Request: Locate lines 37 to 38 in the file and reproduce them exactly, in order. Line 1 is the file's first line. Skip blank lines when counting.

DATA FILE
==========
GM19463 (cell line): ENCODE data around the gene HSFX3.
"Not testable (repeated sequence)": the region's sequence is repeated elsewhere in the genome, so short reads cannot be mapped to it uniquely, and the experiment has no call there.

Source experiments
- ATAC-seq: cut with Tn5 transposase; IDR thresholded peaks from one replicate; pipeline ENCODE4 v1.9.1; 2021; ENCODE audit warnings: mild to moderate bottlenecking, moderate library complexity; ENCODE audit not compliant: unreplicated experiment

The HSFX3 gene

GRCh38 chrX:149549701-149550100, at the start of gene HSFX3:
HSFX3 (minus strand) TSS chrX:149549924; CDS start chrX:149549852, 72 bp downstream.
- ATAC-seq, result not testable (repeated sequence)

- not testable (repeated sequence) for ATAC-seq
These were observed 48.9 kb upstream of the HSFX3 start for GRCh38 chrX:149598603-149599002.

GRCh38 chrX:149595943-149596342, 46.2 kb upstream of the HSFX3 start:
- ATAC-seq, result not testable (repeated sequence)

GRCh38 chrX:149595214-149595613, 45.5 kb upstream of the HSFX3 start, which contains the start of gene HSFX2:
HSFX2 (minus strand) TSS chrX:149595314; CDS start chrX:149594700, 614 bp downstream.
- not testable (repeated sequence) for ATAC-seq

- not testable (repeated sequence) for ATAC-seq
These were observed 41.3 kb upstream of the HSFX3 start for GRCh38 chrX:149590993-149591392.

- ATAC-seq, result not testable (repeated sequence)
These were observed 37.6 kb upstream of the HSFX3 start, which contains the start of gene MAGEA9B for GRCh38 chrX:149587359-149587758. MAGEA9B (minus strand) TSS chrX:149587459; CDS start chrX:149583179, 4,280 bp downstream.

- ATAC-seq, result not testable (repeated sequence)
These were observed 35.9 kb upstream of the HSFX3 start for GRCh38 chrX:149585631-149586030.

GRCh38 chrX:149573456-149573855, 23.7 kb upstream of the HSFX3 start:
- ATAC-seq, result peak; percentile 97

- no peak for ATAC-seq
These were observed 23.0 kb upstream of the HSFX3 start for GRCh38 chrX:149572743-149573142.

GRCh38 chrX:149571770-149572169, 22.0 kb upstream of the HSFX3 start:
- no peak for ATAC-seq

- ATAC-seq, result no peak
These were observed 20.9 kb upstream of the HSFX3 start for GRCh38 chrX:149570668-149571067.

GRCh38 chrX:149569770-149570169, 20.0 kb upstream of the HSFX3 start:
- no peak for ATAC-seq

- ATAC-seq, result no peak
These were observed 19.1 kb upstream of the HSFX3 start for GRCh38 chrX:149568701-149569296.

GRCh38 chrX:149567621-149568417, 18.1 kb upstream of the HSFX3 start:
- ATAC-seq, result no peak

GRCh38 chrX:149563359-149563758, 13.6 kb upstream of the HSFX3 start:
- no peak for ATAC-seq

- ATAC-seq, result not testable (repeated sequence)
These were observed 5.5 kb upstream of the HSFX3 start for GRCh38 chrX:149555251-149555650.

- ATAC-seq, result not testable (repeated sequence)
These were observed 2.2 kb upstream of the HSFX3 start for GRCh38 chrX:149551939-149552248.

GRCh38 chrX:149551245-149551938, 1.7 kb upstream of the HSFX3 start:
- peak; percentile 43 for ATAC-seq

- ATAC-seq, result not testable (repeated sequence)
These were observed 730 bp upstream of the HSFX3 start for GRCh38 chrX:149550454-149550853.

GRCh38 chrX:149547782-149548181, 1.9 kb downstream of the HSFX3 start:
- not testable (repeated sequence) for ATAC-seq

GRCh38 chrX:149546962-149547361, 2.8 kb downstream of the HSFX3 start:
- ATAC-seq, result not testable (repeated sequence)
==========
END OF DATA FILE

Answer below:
- no peak for ATAC-seq

- ATAC-seq, result not testable (repeated sequence)